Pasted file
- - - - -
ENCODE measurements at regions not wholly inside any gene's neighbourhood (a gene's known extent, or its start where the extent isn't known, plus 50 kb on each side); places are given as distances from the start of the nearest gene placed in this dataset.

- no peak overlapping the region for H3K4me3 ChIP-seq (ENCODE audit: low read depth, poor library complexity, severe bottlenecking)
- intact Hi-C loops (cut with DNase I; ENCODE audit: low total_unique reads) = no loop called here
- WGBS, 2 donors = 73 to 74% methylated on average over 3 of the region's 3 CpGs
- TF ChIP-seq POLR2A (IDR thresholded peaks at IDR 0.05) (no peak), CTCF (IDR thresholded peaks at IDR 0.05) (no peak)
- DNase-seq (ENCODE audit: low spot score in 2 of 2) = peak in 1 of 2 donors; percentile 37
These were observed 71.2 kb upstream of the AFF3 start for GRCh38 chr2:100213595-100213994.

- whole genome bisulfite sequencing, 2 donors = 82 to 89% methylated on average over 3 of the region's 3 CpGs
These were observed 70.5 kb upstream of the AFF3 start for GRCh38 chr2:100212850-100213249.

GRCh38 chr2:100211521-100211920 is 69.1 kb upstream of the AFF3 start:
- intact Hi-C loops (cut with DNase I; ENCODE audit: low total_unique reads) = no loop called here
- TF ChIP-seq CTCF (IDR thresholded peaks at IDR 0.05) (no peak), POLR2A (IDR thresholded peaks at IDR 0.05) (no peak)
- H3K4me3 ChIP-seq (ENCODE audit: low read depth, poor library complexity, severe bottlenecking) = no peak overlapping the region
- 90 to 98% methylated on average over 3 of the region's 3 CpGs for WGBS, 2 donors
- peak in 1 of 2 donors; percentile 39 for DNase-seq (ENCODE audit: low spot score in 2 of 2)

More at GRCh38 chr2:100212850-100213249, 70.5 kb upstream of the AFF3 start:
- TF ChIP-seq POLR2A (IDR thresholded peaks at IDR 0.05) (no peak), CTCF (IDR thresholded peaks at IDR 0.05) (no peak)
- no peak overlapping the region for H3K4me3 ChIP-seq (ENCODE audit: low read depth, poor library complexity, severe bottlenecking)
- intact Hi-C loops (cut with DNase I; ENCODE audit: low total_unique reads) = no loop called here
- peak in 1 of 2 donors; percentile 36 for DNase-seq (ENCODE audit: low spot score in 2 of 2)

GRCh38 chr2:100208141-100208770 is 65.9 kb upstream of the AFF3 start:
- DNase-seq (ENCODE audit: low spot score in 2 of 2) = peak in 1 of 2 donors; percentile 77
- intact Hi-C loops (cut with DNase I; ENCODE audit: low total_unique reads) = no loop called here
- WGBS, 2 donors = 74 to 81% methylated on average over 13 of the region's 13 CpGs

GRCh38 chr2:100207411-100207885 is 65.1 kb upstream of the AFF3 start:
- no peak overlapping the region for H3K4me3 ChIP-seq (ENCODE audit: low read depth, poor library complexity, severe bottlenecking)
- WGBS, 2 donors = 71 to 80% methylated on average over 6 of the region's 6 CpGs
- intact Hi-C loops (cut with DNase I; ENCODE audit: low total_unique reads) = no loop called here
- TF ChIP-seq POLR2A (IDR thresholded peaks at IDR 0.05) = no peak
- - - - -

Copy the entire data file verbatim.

ENCODE measurements at regions not wholly inside any gene's neighbourhood (a gene's known extent, or its start where the extent isn't known, plus 50 kb on each side); places are given as distances from the start of the nearest gene placed in this dataset.

- no peak overlapping the region for H3K4me3 ChIP-seq (ENCODE audit: low read depth, poor library complexity, severe bottlenecking)
- intact Hi-C loops (cut with DNase I; ENCODE audit: low total_unique reads) = no loop called here
- WGBS, 2 donors = 73 to 74% methylated on average over 3 of the region's 3 CpGs
- TF ChIP-seq POLR2A (IDR thresholded peaks at IDR 0.05) (no peak), CTCF (IDR thresholded peaks at IDR 0.05) (no peak)
- DNase-seq (ENCODE audit: low spot score in 2 of 2) = peak in 1 of 2 donors; percentile 37
These were observed 71.2 kb upstream of the AFF3 start for GRCh38 chr2:100213595-100213994.

- whole genome bisulfite sequencing, 2 donors = 82 to 89% methylated on average over 3 of the region's 3 CpGs
These were observed 70.5 kb upstream of the AFF3 start for GRCh38 chr2:100212850-100213249.

GRCh38 chr2:100211521-100211920 is 69.1 kb upstream of the AFF3 start:
- intact Hi-C loops (cut with DNase I; ENCODE audit: low total_unique reads) = no loop called here
- TF ChIP-seq CTCF (IDR thresholded peaks at IDR 0.05) (no peak), POLR2A (IDR thresholded peaks at IDR 0.05) (no peak)
- H3K4me3 ChIP-seq (ENCODE audit: low read depth, poor library complexity, severe bottlenecking) = no peak overlapping the region
- 90 to 98% methylated on average over 3 of the region's 3 CpGs for WGBS, 2 donors
- peak in 1 of 2 donors; percentile 39 for DNase-seq (ENCODE audit: low spot score in 2 of 2)

More at GRCh38 chr2:100212850-100213249, 70.5 kb upstream of the AFF3 start:
- TF ChIP-seq POLR2A (IDR thresholded peaks at IDR 0.05) (no peak), CTCF (IDR thresholded peaks at IDR 0.05) (no peak)
- no peak overlapping the region for H3K4me3 ChIP-seq (ENCODE audit: low read depth, poor library complexity, severe bottlenecking)
- intact Hi-C loops (cut with DNase I; ENCODE audit: low total_unique reads) = no loop called here
- peak in 1 of 2 donors; percentile 36 for DNase-seq (ENCODE audit: low spot score in 2 of 2)

GRCh38 chr2:100208141-100208770 is 65.9 kb upstream of the AFF3 start:
- DNase-seq (ENCODE audit: low spot score in 2 of 2) = peak in 1 of 2 donors; percentile 77
- intact Hi-C loops (cut with DNase I; ENCODE audit: low total_unique reads) = no loop called here
- WGBS, 2 donors = 74 to 81% methylated on average over 13 of the region's 13 CpGs

GRCh38 chr2:100207411-100207885 is 65.1 kb upstream of the AFF3 start:
- no peak overlapping the region for H3K4me3 ChIP-seq (ENCODE audit: low read depth, poor library complexity, severe bottlenecking)
- WGBS, 2 donors = 71 to 80% methylated on average over 6 of the region's 6 CpGs
- intact Hi-C loops (cut with DNase I; ENCODE audit: low total_unique reads) = no loop called here
- TF ChIP-seq POLR2A (IDR thresholded peaks at IDR 0.05) = no peak